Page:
Working and Studying in Schools 32 Years After Section 28
(12 February 2021)
Join Professor Catherine Donovan (Department of Sociology) and guest speakers in this LGBT History month event on Friday 26 February between 1pm-3pm. Further information including the full programme, and details on how to register can be found on the Eventbrite page here.
Talks and films include:
• LGBT+ Teachers perspectives: Dr Anna Llewellyn, Durham University • Mothers of Invention: Filmmaker Julie Ballands • Understanding LGBT+ youth experiences of homo/bi/transphobic bullying: Dr Eleanor Formby, Sheffield Hallam • 'I'm gay dash councillor': Filmmaker Richard Bliss
This is an event with a mixture of speakers and films that, together, provide an opportunity to look back over thirty years in the lives of LGBT+ people in Britain.
The programme is outlined below:
Welcome, introductions, short (15 mins) background and context: changing landscapes from discrimination to equality – Prof Catherine Donovan, Sociology, Durham University
- LGBT+ Teachers’ perspectives: from gay shame to 'gay tsar' and
- LGBT+ everything in-between Dr Anna Llewellyn Assistant Professor,
- LGBT+ Education, Durham University
Mothers of Invention by Julie Ballands. This film tells the story of a group of dykes on Tyneside in the 1980s/1990s, who were both political activists and what would now be called cultural producers. Film maker Julie Ballands will show her film and be on the panel:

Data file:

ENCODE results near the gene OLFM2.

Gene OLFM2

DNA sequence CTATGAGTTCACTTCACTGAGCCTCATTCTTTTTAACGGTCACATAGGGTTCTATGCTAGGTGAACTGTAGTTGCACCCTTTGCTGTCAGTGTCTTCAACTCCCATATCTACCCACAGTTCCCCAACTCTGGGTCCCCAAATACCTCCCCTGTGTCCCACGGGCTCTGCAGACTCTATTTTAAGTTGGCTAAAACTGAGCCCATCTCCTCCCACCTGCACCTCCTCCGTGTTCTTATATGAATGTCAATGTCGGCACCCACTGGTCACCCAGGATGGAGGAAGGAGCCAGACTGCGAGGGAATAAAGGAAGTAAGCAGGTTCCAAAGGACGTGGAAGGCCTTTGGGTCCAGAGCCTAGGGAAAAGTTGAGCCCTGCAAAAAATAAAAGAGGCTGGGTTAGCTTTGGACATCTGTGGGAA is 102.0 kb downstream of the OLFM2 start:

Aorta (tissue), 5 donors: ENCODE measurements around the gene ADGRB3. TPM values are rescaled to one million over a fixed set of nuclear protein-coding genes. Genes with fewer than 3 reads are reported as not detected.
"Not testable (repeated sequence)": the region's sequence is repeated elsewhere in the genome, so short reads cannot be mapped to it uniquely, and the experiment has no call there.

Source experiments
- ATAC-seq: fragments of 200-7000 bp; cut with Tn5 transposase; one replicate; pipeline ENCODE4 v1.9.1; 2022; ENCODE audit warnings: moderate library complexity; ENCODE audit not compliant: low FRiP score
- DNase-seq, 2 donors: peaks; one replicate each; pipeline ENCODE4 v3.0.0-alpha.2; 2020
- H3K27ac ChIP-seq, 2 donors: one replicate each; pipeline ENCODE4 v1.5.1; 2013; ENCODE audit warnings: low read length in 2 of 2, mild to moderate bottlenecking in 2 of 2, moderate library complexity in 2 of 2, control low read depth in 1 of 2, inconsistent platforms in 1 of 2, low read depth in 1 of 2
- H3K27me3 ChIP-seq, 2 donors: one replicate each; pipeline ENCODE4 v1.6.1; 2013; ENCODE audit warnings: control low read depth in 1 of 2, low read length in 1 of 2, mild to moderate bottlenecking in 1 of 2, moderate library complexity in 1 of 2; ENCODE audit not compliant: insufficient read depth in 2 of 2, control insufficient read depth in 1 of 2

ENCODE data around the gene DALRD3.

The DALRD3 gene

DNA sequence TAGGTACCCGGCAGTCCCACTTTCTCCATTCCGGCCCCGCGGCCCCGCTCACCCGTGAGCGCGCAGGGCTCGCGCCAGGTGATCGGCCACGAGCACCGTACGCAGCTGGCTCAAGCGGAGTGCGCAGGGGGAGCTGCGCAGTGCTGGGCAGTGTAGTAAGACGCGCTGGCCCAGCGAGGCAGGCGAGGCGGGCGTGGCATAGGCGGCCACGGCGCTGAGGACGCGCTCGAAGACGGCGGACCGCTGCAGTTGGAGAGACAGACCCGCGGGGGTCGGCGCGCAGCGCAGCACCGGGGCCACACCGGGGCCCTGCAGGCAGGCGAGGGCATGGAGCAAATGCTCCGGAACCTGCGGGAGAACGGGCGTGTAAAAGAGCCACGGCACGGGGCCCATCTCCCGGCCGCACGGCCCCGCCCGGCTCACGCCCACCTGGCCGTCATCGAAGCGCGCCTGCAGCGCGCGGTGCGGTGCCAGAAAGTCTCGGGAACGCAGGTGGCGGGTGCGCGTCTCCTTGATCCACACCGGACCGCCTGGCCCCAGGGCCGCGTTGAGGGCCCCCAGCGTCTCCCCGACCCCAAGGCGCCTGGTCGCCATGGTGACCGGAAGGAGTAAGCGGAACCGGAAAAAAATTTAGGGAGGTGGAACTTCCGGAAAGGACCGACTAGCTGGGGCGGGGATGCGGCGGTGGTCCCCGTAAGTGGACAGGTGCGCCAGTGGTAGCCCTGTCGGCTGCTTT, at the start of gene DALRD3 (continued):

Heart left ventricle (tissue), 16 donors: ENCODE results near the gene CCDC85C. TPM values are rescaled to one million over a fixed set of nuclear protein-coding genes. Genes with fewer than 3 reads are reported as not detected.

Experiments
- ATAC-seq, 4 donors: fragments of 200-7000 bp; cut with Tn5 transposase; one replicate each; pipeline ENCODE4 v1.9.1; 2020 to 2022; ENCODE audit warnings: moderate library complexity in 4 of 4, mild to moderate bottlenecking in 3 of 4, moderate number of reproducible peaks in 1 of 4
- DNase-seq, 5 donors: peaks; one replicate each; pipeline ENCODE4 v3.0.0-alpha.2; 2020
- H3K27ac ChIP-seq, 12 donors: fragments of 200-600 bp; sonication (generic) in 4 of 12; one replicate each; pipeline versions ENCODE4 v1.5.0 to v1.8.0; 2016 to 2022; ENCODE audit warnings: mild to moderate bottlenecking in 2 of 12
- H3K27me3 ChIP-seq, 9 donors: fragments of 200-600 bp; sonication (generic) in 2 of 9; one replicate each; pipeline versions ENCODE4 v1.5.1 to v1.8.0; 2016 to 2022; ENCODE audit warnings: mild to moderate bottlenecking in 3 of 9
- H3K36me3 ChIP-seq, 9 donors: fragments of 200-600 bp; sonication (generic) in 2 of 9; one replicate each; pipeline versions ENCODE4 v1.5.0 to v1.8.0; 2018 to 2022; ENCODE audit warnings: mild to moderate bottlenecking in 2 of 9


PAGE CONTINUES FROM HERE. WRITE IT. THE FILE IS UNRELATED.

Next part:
Understandings of LGBT+ youth, and related homophobic, biphobic and transphobic bullying, in English schools Dr Eleanor Formby Reader in Sociology and Youth Studies, Sheffield Hallam University
‘I’m gay (dash) councillor’ by Richard Bliss. This film tells the story of Richard Bliss, who, in 1988 was elected as the first ‘out’ gay Councillor in Newcastle.
Panel Q&A with speakers and film makers chaired by Catherine Donovan
Both Films were commissioned by Tyne and Wear Museums in Partnership with Curious Arts and were launched here along with four other films under the theme: Reimagining Pride: Must-see Stories (twmuseums.org.uk)
Richard Bliss an artist/tailor. Richard usually works in public, sewing on a domestic sewing machine. Frequently he finds himself having conversations about family, trans and cis masculinity and how and why some men are disturbed by feminism. The other strand of Richard’s work is uncovering hidden histories, with a focus on LGBTQI history and working class craftspeople. His forthcoming exhibition . “Workers' Thread" celebrates some of the forgotten characters who have contributed to the history of Durham.
Julie Ballands is a filmmaker and digital storyteller whose work explores themes connected to people’s sense of place and belonging, often drawing upon archived material and personal testimonies. Having undertaken artist residencies and commissions for many organisations in the community, charity and arts sectors, Julie has also worked for the last 20 years in cultural institutions across the North East.